Finally, my wife and kids are an unbelievable and unconditional source of support. When I was first elected as Chair of the Faculty Senate, I came home and found them with a “Congratulations” sign and a special dinner — even though my kids didn’t quite understand what any of this meant! They were similarly supportive of my stepping into the role of Department Chair, and my daughter even asked to read an article about our new Military, Veterans, and Families Initiative when it launched! At every turn, my wife has been my most important sounding board for ideas and concerns, and she has supported my various career moves, even when they have brought new changes to our family. I hope that I have been able to do the same for her!

According to Mental Health America’s report, over 44 million Americans have a mental health condition. Yet there’s still a stigma about mental illness. Can you share a few reasons you think this is so?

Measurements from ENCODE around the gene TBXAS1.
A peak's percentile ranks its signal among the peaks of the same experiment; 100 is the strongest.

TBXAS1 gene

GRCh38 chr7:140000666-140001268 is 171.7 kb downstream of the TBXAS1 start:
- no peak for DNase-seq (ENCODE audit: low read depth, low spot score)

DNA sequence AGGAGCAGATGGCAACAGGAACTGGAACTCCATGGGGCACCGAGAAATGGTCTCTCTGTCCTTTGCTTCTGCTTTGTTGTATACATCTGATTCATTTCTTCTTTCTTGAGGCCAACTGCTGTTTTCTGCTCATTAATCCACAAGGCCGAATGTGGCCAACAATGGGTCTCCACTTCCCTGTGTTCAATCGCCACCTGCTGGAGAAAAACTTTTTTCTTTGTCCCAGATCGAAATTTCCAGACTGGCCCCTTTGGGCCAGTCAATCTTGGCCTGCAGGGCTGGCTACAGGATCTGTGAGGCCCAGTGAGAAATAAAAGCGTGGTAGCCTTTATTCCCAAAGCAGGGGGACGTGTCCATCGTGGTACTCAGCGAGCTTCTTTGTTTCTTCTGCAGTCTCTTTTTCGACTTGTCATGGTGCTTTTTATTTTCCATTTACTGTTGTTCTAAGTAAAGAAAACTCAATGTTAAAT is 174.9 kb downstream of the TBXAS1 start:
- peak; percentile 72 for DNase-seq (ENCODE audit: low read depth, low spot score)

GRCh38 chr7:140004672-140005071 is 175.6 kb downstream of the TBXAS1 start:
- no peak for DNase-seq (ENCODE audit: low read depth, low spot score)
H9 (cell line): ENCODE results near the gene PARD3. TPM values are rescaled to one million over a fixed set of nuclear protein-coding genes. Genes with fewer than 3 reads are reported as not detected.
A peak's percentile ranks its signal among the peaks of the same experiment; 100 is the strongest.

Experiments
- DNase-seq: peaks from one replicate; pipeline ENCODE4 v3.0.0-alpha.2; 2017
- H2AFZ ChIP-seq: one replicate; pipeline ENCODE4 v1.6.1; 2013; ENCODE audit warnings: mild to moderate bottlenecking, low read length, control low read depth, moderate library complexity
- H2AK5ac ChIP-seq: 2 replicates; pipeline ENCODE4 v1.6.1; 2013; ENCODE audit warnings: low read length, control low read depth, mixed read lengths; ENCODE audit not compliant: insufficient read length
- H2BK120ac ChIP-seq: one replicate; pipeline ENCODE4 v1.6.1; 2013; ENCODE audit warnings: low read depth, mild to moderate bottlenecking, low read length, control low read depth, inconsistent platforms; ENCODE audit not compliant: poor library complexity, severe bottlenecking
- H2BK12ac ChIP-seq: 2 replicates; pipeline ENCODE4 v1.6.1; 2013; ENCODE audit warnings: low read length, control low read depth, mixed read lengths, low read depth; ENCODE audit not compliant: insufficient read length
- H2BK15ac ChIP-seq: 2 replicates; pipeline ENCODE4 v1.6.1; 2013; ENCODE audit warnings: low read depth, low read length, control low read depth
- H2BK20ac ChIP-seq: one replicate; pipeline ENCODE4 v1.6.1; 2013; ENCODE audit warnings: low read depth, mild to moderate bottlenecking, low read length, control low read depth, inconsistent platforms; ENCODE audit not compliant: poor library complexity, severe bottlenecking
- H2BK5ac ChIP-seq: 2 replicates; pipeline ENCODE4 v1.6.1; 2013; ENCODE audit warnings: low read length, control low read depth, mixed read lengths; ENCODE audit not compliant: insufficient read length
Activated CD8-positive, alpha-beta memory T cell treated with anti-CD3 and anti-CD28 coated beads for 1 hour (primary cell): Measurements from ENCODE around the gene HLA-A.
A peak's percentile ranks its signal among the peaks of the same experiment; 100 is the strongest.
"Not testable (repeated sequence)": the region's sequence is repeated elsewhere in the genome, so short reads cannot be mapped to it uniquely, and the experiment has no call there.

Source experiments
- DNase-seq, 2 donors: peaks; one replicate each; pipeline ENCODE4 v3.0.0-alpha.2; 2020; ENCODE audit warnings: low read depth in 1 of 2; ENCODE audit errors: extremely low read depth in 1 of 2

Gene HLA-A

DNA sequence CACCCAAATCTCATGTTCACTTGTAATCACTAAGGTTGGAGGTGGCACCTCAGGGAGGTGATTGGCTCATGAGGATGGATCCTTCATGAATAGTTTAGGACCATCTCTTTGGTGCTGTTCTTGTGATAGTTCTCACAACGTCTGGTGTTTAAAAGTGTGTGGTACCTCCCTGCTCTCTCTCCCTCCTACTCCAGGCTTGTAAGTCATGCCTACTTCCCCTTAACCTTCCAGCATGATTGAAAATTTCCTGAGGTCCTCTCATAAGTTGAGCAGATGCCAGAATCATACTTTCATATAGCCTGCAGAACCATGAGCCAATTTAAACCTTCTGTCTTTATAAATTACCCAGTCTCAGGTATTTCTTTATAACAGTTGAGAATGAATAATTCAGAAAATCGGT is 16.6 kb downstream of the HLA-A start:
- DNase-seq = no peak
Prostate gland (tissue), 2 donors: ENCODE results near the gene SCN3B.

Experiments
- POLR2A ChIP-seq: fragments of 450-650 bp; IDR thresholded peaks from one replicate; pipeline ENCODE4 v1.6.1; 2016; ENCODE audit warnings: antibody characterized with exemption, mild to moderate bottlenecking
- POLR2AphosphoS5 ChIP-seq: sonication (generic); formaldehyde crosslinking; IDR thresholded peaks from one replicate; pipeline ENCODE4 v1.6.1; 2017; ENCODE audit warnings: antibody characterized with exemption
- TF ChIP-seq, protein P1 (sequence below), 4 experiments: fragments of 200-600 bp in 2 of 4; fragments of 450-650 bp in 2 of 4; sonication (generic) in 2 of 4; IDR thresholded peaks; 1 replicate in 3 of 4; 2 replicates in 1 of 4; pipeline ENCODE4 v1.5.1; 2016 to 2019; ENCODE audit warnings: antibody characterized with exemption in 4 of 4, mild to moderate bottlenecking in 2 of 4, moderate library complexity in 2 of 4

The lingering stigma about mental illness is honestly somewhat mind-boggling, given how common it is! I think that much of this derives from early messages children receive about mental illness — we do not cover it well in early education at all, and cultural messages (TV, movies, etc.) frequently do a further disservice.

In your experience, what should a) individuals b) society, and c) the government do to better support people suffering from mental illness?

First, I think we need a well-developed, research-based curriculum about mental illness that can be incorporated into early childhood education, and then continue throughout middle and high school. The education needs to include different types of disorders and what the research tells us about prevalence and treatment.